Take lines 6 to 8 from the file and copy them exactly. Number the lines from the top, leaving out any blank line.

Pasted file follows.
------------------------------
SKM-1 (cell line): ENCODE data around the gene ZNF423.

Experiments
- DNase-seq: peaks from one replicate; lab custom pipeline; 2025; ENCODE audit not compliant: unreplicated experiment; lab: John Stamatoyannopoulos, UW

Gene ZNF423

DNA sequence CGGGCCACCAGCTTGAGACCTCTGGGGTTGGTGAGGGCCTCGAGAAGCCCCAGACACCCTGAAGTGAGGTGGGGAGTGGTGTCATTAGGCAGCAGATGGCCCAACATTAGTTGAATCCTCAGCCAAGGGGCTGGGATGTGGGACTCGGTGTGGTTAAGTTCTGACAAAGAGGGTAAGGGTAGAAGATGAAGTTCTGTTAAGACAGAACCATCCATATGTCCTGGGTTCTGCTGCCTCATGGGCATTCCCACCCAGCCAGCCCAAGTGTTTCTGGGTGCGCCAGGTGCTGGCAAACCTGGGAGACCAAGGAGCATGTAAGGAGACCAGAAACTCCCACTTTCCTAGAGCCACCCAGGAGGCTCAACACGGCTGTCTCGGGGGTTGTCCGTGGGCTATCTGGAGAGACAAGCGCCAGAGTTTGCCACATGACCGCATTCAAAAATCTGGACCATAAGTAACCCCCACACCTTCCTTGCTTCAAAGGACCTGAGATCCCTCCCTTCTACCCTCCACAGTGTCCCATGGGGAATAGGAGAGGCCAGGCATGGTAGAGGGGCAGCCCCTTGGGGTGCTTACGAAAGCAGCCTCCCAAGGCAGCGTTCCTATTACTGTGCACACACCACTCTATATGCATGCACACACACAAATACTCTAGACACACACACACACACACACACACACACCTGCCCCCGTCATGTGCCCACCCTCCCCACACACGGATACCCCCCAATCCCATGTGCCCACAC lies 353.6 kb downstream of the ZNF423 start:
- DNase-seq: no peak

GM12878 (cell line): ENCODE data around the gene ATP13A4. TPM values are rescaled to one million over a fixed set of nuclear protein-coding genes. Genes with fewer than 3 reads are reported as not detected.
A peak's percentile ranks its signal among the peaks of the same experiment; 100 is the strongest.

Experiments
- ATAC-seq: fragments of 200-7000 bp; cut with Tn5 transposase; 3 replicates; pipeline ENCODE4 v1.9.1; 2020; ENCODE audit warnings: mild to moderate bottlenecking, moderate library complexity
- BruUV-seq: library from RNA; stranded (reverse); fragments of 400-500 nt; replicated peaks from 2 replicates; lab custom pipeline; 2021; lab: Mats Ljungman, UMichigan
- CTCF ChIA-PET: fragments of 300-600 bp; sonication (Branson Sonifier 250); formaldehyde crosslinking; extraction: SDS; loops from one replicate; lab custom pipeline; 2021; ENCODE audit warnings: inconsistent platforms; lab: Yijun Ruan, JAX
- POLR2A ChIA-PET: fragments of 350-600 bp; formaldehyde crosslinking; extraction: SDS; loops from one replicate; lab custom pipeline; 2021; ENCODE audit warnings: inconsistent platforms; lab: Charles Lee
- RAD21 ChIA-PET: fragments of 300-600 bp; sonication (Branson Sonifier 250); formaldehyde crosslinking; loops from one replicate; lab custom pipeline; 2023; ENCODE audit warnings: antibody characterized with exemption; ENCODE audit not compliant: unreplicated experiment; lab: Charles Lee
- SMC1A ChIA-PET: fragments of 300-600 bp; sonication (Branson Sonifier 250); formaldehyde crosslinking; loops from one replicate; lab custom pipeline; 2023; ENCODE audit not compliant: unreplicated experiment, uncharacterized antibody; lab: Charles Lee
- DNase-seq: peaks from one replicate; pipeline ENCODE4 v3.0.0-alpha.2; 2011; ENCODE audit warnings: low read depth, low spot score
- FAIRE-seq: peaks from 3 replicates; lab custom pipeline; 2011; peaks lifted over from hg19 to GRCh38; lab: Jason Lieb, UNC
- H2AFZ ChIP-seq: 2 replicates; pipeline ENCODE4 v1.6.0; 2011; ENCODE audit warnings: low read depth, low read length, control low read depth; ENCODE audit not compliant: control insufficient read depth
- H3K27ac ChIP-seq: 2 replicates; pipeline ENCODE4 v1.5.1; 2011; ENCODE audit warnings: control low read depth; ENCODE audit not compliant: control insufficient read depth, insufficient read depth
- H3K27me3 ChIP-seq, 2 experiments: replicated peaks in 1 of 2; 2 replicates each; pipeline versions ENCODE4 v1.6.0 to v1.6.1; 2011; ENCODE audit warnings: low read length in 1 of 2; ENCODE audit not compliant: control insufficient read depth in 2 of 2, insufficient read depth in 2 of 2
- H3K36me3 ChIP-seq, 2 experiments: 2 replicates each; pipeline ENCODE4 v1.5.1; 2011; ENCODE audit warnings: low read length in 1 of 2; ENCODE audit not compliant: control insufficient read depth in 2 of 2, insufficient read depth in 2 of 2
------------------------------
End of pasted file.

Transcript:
- DNase-seq: no peak

GM12878 (cell line): ENCODE data around the gene ATP13A4. TPM values are rescaled to one million over a fixed set of nuclear protein-coding genes. Genes with fewer than 3 reads are reported as not detected.
A peak's percentile ranks its signal among the peaks of the same experiment; 100 is the strongest.